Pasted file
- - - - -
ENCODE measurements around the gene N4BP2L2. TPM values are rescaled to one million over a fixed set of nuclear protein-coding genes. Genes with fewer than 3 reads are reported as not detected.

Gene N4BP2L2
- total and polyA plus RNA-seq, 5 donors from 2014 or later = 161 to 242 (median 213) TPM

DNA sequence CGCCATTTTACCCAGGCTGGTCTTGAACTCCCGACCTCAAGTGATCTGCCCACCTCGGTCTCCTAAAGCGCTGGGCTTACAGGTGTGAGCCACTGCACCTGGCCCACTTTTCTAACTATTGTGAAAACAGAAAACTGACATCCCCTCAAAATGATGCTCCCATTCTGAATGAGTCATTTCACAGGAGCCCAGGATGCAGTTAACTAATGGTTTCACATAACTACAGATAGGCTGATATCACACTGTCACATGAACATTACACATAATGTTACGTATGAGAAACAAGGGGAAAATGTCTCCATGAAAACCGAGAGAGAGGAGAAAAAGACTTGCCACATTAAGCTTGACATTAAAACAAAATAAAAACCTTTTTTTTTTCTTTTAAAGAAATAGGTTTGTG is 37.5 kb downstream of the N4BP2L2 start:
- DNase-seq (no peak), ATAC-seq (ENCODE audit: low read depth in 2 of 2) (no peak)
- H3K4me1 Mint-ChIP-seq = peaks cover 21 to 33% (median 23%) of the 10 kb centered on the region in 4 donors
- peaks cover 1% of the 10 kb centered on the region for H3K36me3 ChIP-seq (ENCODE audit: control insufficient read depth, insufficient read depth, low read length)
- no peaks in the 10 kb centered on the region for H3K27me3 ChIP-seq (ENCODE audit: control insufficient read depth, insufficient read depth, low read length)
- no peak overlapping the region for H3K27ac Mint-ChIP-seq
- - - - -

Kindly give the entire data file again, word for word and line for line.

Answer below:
ENCODE measurements around the gene N4BP2L2. TPM values are rescaled to one million over a fixed set of nuclear protein-coding genes. Genes with fewer than 3 reads are reported as not detected.

Gene N4BP2L2
- total and polyA plus RNA-seq, 5 donors from 2014 or later = 161 to 242 (median 213) TPM

DNA sequence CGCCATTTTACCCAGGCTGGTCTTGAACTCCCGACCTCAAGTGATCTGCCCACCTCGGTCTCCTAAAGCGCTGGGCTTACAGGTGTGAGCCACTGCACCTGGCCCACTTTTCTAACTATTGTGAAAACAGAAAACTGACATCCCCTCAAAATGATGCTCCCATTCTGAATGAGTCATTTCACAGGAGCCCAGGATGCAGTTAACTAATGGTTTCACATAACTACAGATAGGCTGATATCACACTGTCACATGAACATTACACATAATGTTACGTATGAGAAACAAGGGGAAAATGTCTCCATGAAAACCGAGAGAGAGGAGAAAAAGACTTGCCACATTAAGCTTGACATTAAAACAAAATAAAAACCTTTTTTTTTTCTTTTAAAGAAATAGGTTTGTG is 37.5 kb downstream of the N4BP2L2 start:
- DNase-seq (no peak), ATAC-seq (ENCODE audit: low read depth in 2 of 2) (no peak)
- H3K4me1 Mint-ChIP-seq = peaks cover 21 to 33% (median 23%) of the 10 kb centered on the region in 4 donors
- peaks cover 1% of the 10 kb centered on the region for H3K36me3 ChIP-seq (ENCODE audit: control insufficient read depth, insufficient read depth, low read length)
- no peaks in the 10 kb centered on the region for H3K27me3 ChIP-seq (ENCODE audit: control insufficient read depth, insufficient read depth, low read length)
- no peak overlapping the region for H3K27ac Mint-ChIP-seq